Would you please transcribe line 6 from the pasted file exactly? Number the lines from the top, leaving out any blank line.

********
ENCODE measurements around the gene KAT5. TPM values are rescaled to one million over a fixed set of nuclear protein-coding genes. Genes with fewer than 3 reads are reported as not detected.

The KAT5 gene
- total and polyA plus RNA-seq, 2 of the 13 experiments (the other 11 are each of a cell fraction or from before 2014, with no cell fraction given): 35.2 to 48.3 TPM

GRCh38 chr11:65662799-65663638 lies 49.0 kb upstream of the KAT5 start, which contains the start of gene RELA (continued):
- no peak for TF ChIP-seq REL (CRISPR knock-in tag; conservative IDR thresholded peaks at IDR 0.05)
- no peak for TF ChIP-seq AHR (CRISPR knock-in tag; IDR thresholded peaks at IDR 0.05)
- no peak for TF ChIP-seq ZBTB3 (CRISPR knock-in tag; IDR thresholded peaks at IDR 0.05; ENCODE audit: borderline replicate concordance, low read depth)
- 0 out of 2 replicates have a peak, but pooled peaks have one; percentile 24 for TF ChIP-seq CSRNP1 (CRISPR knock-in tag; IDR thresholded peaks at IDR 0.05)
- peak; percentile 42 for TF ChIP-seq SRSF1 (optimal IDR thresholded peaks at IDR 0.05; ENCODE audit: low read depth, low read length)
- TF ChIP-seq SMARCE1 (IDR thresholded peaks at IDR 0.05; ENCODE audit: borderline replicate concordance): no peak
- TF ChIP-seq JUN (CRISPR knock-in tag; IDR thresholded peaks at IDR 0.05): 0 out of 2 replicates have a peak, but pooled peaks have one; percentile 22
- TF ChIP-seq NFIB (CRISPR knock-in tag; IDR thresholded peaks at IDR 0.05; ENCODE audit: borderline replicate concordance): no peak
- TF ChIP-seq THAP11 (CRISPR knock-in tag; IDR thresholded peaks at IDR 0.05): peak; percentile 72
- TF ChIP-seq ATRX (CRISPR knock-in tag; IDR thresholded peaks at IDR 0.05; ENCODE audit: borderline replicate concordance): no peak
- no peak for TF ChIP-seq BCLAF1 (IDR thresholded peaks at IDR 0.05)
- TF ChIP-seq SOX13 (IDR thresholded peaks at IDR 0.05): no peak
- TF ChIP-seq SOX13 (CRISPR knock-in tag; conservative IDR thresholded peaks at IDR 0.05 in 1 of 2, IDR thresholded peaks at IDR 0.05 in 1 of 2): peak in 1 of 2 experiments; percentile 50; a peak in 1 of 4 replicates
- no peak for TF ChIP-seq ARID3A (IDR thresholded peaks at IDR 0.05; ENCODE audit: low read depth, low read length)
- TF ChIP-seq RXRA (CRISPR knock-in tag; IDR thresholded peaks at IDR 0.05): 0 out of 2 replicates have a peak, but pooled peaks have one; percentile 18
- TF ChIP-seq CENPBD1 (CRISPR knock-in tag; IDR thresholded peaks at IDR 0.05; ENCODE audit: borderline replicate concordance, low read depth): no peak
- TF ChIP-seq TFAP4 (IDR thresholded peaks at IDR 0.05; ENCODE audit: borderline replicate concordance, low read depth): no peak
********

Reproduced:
- no peak for TF ChIP-seq AHR (CRISPR knock-in tag; IDR thresholded peaks at IDR 0.05)